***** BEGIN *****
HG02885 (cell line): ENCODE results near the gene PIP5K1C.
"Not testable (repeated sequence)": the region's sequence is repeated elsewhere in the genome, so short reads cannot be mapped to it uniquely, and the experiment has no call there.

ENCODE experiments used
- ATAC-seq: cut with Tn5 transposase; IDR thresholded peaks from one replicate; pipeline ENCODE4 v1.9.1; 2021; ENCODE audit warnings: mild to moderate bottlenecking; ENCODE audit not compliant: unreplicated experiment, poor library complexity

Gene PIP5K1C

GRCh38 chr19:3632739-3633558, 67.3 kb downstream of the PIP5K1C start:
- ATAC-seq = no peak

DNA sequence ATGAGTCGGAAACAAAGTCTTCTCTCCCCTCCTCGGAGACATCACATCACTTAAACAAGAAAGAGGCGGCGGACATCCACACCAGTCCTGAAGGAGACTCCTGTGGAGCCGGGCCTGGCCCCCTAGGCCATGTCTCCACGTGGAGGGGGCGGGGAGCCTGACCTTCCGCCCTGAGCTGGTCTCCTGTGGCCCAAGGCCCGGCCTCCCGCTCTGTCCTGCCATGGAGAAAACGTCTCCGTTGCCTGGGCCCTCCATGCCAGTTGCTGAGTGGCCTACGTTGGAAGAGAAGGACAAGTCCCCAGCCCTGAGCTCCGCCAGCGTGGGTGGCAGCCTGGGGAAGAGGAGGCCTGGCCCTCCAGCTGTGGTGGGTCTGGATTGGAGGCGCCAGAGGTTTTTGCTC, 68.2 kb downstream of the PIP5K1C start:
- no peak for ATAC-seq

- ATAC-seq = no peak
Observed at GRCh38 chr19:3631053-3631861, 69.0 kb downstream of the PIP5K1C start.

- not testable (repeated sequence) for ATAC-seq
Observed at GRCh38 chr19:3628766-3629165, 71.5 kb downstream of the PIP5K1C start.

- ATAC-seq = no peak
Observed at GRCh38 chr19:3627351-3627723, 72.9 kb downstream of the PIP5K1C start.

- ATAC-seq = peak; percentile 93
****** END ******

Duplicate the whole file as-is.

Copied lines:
HG02885 (cell line): ENCODE results near the gene PIP5K1C.
"Not testable (repeated sequence)": the region's sequence is repeated elsewhere in the genome, so short reads cannot be mapped to it uniquely, and the experiment has no call there.

ENCODE experiments used
- ATAC-seq: cut with Tn5 transposase; IDR thresholded peaks from one replicate; pipeline ENCODE4 v1.9.1; 2021; ENCODE audit warnings: mild to moderate bottlenecking; ENCODE audit not compliant: unreplicated experiment, poor library complexity

Gene PIP5K1C

GRCh38 chr19:3632739-3633558, 67.3 kb downstream of the PIP5K1C start:
- ATAC-seq = no peak

DNA sequence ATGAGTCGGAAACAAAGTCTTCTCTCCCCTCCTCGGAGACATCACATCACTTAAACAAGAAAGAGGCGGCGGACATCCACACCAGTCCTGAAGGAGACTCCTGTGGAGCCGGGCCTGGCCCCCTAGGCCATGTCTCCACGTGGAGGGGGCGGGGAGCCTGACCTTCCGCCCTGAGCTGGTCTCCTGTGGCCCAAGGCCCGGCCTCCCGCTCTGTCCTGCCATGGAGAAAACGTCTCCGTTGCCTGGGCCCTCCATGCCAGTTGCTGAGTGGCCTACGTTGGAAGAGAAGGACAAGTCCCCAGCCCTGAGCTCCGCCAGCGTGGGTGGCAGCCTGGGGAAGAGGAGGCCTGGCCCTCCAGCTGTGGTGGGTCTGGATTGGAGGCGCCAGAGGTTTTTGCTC, 68.2 kb downstream of the PIP5K1C start:
- no peak for ATAC-seq

- ATAC-seq = no peak
Observed at GRCh38 chr19:3631053-3631861, 69.0 kb downstream of the PIP5K1C start.

- not testable (repeated sequence) for ATAC-seq
Observed at GRCh38 chr19:3628766-3629165, 71.5 kb downstream of the PIP5K1C start.

- ATAC-seq = no peak
Observed at GRCh38 chr19:3627351-3627723, 72.9 kb downstream of the PIP5K1C start.

- ATAC-seq = peak; percentile 93